Today, some restaurants offer selections of interesting little-known cheeses. In fact, one New York City restaurant, Artisanal, features dozens of cheeses, domestic and imported, and has a maitre fromager, the head cheese. Ordering Brie is becoming almost as passe as ordering Chablis.
But a problem looms large in the cheese industry. Federal, and international, food regulations may change the taste of cheese. While no one would elect to return to Sinclair Lewis' unregulated slaughterhouse era, nor to China's slack approach to how (and which) food is prepared, some food regulations, particularly those pertaining to cheese, specifically raw milk cheese, just do not make sense.
The best-flavored cheese is made from unpasteurized, raw milk. Heating milk to the temperature of pasteurization changes the flavor of the milk and its subsequent products. Heating milk past 100°F has the effects of neutralizing many of its inherent characteristics. By 160°F, the milk no longer tastes vibrant, but cooked.
Since 1985, US law has forbidden the import of raw cheeses that've been aged less than 60 days, and the law favors cheeses that are made from pasteurized milk. Epoisses, fermier French Chevre, true Brie and its sister cheese Camembert, as well as hundreds of other imported farmstead raw milk cheeses, may not be sold in the US market. Real brie, such as Brie de Coulommiers, thought to be the progenitor of all Bries, is made from raw cows' milk. Consequently, what many Americans believe to be true Brie is not. We're merely eating an imported named-alike pasteurized cheese.
The argument against fresh from the cow, sheep, or goat milk, whether in cheese or not, is that fresh milk is, quite simply, teeming with bacteria. Consumers of raw milk may contract listeriosis, salmonellosis, or E Coli with potentially serious results. However, the other side of the argument is if fresh milk is properly, hygienically handled, the milk is safe and the flavor is better. Those who argue in favor of raw milk cite the lawful consumption of other raw dishes: raw steak and raw tuna tartare, sushi, sashimi, carpaccio, Lebanese kibbeh and the raw egg in Caesar salad dressing. They note that as a cheese made from raw milk ages, the possibility of contamination decreases. During the cheese's aging process, the cheese builds up acids, which cause it to "self-pasteurize," making it safe to eat. Hence the two-month aging requirement on imported cheese. But currently there's an international push for all cheeses to be made from pasteurized milk in hyper-hygienic facilities.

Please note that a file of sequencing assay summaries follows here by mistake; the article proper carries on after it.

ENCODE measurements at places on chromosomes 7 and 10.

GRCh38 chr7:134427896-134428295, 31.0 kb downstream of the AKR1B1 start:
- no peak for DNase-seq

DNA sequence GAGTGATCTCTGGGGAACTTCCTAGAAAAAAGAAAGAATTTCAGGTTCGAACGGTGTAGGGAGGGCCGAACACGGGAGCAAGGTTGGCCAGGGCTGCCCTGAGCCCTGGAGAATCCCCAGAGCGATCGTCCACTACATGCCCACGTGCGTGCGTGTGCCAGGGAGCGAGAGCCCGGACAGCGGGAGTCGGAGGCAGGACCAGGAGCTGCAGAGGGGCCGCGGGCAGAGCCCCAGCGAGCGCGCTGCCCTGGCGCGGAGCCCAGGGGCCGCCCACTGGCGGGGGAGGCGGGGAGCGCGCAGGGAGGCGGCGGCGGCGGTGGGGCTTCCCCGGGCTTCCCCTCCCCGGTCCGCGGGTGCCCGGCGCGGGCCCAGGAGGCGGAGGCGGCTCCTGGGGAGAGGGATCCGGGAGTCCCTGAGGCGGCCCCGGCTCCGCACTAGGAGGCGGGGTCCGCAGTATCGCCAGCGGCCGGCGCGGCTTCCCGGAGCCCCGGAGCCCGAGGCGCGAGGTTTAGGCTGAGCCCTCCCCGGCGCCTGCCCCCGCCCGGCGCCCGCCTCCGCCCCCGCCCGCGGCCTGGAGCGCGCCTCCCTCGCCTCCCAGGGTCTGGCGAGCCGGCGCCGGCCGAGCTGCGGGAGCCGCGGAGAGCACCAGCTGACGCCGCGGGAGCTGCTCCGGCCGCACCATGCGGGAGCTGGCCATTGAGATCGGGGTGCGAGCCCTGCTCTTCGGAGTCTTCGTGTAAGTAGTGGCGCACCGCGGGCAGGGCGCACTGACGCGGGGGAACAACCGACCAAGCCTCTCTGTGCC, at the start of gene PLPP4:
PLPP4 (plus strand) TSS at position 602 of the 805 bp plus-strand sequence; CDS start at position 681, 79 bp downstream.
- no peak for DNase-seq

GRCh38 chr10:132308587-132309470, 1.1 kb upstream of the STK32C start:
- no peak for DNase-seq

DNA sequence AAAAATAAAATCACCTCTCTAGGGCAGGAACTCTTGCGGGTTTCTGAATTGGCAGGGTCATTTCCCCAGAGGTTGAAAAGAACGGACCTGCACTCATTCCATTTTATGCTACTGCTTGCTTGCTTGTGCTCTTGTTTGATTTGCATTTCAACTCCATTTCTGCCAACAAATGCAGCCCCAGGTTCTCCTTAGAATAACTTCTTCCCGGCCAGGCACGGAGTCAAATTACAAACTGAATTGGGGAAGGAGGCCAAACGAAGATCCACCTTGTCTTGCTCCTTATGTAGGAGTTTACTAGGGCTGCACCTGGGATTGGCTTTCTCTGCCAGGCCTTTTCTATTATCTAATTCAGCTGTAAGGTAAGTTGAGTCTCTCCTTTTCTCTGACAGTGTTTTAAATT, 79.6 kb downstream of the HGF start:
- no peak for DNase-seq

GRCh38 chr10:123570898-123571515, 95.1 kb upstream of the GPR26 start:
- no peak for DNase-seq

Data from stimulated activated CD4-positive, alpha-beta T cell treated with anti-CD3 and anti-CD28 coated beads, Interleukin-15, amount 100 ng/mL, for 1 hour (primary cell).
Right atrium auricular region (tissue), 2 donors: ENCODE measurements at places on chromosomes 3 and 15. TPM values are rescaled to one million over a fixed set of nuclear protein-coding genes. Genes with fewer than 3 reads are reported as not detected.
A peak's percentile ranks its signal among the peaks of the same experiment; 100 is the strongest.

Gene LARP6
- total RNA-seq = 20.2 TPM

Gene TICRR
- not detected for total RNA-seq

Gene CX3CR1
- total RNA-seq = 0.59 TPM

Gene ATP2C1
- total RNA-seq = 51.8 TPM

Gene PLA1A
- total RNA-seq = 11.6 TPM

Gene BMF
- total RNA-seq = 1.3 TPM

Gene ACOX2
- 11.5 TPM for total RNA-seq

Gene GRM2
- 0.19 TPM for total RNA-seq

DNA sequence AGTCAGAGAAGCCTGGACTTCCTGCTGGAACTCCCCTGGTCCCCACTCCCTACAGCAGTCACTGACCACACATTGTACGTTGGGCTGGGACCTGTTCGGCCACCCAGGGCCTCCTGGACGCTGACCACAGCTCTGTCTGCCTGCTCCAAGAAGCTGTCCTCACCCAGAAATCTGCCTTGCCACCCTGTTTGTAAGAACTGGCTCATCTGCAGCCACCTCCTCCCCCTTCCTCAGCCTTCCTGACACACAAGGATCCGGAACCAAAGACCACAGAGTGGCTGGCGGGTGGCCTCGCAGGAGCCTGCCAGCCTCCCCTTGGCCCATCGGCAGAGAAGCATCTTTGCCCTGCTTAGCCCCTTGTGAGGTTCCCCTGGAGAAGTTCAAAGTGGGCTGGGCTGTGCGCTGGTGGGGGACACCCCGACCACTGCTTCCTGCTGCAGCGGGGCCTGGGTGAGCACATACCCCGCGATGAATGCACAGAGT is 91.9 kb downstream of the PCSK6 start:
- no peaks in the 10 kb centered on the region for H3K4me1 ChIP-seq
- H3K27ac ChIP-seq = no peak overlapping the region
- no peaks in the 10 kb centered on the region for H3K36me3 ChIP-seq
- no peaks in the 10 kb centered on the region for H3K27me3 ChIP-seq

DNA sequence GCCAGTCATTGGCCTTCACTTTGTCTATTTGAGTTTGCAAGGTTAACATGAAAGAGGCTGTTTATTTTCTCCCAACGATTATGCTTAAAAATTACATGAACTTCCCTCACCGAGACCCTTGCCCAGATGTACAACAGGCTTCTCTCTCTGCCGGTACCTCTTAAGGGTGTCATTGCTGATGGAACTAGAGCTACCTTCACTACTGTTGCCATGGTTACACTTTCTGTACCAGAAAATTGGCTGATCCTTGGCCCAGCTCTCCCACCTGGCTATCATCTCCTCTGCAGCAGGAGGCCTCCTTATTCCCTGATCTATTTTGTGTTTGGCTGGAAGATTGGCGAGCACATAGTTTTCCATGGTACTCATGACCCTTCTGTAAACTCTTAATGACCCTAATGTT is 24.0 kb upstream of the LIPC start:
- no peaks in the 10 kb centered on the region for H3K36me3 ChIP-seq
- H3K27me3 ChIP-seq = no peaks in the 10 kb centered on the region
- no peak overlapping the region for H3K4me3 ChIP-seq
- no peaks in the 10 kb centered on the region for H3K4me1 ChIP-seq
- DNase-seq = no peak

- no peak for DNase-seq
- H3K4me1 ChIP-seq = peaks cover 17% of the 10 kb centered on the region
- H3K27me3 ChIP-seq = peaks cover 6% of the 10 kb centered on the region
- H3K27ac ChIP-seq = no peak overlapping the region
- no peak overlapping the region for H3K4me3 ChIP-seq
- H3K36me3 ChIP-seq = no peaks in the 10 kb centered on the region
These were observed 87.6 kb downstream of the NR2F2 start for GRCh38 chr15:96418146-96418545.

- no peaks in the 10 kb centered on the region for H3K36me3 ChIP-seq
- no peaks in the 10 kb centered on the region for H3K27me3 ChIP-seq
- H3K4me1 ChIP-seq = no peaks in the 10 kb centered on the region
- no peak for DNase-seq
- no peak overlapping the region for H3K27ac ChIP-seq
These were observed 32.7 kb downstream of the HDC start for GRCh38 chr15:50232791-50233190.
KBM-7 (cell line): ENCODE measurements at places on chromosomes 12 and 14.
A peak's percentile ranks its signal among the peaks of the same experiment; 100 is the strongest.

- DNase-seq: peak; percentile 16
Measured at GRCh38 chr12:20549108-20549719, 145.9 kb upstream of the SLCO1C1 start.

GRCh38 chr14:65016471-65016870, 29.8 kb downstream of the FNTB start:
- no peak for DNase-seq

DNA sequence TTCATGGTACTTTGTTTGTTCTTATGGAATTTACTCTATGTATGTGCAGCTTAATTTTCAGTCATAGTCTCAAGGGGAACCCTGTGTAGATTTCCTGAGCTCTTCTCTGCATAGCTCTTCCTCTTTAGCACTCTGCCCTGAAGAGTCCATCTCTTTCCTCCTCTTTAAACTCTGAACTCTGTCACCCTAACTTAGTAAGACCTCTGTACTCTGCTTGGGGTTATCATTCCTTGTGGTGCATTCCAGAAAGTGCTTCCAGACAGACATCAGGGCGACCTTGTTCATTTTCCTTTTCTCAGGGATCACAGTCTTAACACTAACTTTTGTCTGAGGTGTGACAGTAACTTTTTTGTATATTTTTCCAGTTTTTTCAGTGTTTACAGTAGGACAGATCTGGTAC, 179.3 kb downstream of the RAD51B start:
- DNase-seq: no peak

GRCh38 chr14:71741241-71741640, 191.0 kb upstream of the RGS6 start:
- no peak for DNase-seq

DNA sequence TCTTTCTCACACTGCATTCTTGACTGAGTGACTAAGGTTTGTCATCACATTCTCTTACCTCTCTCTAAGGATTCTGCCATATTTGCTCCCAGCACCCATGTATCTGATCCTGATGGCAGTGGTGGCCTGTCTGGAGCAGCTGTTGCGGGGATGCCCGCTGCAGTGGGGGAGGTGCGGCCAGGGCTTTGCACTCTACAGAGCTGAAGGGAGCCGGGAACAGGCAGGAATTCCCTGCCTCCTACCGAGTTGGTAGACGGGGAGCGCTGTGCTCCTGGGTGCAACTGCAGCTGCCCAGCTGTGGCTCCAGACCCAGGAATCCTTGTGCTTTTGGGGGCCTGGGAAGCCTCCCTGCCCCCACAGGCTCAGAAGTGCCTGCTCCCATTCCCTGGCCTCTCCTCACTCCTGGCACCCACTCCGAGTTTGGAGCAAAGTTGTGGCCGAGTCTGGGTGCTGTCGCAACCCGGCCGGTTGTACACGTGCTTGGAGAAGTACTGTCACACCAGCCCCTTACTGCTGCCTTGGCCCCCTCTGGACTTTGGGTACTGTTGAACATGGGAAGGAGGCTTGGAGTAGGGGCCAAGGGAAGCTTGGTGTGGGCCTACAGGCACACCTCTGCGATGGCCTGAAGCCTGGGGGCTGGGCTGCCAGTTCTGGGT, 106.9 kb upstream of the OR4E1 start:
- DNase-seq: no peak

To counter government regulations, some groups of cheesemakers, such as the Specialist Cheesemakers Association of Great Britain, have initiated their own "code of practice" detailing hygiene procedures during raw milk cheese production. But still, many of the cheeses they produce may not be imported into the US.
Nowhere is the impact of these fluctuating regulations being felt more than in America's developing artesian cheese market.
Some of the best American cheese is limited production, farmstead cheese. Most of these cheeses are made with raw milk. Farmstead is a term used to denote cheeses made exclusively from milk from a farm's own herd, similar to a single vineyard wine which is wine made from specific vineyard's grapes. Typically, small batches of farmstead cheese are made by hand, and have a unique texture, flavor, and color and, like their wine counterparts, are of higher quality and thus more expensive.
In New England, a plethora of farmstead cheeses are being made. Farmhouse cheddars are produced at Shelburne Farms and Grafton Village Cheese Company; Green Mountain Blue Cheese makes farmstead blue; Cato Corner Farm produces farmhouse Caerphilly, Colby, Dutch-style, Montasio-style, Trappist-style, and Blue cheeses; and Neighborly Farms makes a farmstead feta. Literally dozens of farmstead cheese dairies have sprung up in New England during the past decade.
One of the best of this new breed of farmstead cheese is Fanny Mason Farmstead Baby Swiss made by Boggy Meadow Farm in Walpole, New Hampshire, by a former Wall Street investment banker. This handcrafted raw milk cheese has a rich, creamy mouth feel, a savory nutty flavor, and melts smoothly. This is an outstanding cheese.
Another raw milk cheese is Shelburne Farms' cheddar from Shelburne, Vermont. This cheese is everything American cheese should be: smooth and mellow when young, biting as it ages. An excellent New England artisan cheese is Vermont Brie made by Blythedale Farm in Corinth, Vermont. This cheese isn't raw because in order to disperse the high fat content of the cow's milk evenly, the milk is pasteurized, very slowly and over low heat.
Other New England farmstead producers are so small their products reach only the neighboring grocery stores and farm stands. Such is the case of Nunsuch goat cheese, available daily from Nunsuch Dairy, in Bradford, New Hampshire. The name of the dairy refers to the fact the owner and cheesemaker is a former Roman Catholic nun. Her cheeses are, however, pasteurized.
First came the artisanal bread revival, then the astonishing interest in wine. Finally Americans are diving into the character and flavor of artisanal cheese. What bread, wine, and cheese have in common is they each depend on yeasts and bacteria for their development. Ultimately, however, the future of American cheese and cheese consumption in America will not lie in this new popularity, but in the laws governing its production.
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